Minister Edghill consults St. Cuthbert’s residents on ongoing road project

Minister of Public Works Honourable Bishop Juan Edghill on Sunday, August 30, visited the residents of St. Cuthbert’s Mission on the Linden Soesdyke Highway to consult them on the ongoing $99 million road project.

Minister Edghill was accompanied by the Ministry’s Senior Engineer, Miscellaneous and Urban Roads, Ms. Denita Crandon, Project Engineer, Mr. Stephen Cheong and the contractor from J&R General Construction Services.

The Minister and his team received a warm welcome by the Toshao, Ms. Beverly Clenkian and residents who were equipped with their face masks and at all times, socially distanced during the meeting.

The contract was signed back in December 31, 2019, but works on the road began sometime last week and is currently progressing on the 14 miles of sand road. The project was delayed due to COVID-19 according to Ms. Crandon, who also noted that the road works should be completed by November 29, 2020. The road surface will be upgraded to compacted loam, which can later be resurfaced to bitumen.

Minister Edghill explained that it was brought to his attention that residents had concerns with the project once it kicked off, since no consultation was done by the previous administration.

“It was brought to my attention that once the works was started there were some objections, especially in the main entrance coming off of the Highway where the widening is to take place…it will interfere with some of the trees and destroy the canopy. I spoke to the contractor on arrival and I was told that he was approached and asked to cease work interfering with the trees and the rest of it,” the Honourable Minister explained.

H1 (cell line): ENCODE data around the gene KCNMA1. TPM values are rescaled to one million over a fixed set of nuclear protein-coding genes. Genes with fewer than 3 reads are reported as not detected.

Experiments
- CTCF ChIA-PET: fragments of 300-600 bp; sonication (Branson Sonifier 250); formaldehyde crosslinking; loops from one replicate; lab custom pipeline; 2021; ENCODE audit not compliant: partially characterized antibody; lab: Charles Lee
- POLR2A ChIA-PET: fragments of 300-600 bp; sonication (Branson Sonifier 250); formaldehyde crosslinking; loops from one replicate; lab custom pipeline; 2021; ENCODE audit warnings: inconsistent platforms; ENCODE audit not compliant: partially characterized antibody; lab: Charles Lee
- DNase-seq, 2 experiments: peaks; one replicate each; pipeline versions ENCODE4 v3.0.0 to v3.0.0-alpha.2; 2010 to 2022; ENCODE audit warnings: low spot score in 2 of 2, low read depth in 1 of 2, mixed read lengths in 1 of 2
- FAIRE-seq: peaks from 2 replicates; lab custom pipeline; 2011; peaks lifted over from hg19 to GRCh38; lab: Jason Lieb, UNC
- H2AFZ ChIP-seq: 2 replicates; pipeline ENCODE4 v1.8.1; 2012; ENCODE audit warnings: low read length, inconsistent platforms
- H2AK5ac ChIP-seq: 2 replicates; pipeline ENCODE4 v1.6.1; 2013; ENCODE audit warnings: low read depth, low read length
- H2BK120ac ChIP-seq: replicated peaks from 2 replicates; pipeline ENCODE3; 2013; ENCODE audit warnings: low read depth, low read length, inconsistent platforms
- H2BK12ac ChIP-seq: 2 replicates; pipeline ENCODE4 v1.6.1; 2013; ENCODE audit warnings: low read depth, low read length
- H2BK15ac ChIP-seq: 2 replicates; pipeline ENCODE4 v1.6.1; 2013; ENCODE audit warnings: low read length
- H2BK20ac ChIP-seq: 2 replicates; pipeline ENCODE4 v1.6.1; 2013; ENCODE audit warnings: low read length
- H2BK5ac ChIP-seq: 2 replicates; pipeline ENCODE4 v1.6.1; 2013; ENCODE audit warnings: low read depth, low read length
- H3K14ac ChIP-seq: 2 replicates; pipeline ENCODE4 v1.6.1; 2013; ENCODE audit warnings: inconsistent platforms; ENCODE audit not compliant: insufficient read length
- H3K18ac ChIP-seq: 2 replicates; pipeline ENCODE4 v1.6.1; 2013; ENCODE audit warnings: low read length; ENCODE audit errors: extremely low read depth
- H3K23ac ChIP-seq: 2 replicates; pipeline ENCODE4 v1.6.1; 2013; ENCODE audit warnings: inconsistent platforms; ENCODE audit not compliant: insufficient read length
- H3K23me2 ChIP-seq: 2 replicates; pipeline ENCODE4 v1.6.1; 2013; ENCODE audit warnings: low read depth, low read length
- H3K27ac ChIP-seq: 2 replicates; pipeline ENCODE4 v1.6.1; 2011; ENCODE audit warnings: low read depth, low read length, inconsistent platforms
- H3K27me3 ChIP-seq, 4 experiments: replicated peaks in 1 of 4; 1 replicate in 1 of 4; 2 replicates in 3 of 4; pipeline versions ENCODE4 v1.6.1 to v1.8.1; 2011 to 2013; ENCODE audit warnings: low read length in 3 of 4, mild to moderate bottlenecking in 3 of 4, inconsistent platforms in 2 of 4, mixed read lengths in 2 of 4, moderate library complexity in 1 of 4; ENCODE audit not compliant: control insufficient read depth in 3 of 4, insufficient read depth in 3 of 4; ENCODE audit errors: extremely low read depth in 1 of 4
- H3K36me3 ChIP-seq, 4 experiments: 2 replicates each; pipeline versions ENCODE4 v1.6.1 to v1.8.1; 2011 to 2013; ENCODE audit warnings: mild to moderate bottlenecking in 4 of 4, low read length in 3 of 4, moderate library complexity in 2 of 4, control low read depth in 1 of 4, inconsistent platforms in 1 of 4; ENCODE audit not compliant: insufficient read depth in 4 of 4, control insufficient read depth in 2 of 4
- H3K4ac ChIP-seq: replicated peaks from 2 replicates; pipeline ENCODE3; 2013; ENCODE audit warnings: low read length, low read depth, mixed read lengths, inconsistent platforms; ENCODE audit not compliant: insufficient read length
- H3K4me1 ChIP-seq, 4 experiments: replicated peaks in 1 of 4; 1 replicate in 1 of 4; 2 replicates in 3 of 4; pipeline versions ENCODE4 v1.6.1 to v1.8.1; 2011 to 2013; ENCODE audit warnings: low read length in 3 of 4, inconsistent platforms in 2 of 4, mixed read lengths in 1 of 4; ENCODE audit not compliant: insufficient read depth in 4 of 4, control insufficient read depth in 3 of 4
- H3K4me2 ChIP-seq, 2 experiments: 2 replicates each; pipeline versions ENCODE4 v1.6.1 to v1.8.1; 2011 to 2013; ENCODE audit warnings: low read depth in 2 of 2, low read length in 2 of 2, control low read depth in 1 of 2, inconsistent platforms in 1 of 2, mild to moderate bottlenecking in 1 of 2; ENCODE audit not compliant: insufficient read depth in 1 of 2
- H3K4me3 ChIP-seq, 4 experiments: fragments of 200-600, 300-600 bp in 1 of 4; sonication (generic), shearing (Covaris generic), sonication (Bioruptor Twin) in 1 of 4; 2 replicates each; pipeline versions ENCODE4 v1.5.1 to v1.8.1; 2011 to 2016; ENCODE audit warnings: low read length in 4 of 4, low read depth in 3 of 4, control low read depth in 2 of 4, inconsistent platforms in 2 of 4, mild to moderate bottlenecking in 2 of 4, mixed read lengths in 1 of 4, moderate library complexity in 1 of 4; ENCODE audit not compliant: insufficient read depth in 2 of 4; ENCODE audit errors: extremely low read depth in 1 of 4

A resident of St. Cuthbert’s Mission who has been recently appointed as the Minister’s Advisor on Aviation, Mr. Lennox Shuman highlighted during brief remarks that no consultation with the residents was done, while noting that no residents were employed on the project.

Meanwhile, the Minister engaged the residents on various views and issues in a frank and open manner.

In the end, residents said that the canopy was dangerous and in fact, serves as a hub for thieves. Against this backdrop, it was agreed that the structure should be demolished for the construction of the road and the safety of the residents.

One resident, Verona Persaud said, she would like if the loam road can stop before it enters the village as the loam and dust can be dangerous, especially within the Health Center district. She also noted that she feels when the road is completed, drivers will be reckless, thereby, affecting the indigenous children who are accustomed to playing around the village.

To this concern, the contractor assured the residents that speed bumps will be erected to ensure safety. On the other hand, Minister Edghill stressed the importance of the loam road coming into the village. According to him, development comes in stages and a compacted loam road will pave the way for a bitumen road in the future.

On the issue of no residents being employed on the project, the contractor said, works will be executed via machines and less manpower will be required.

Minister Edghill nonetheless urged the contractor to remain in consultation with the residents and wherever possible, employ residents as part of the project.

Mr. Vincent Harry was very excited to see development taking place in his community and told the Minister, “Let the road proceed as designed.” This statement was welcomed with resounding applause from the scores of residents that were present.

Minister Edghill took the opportunity to inform the community of the Government’s developmental agenda and current preparation of the Emergency Budget 2020. He thanked the residents for their good wishes, prayers and words of encouragement.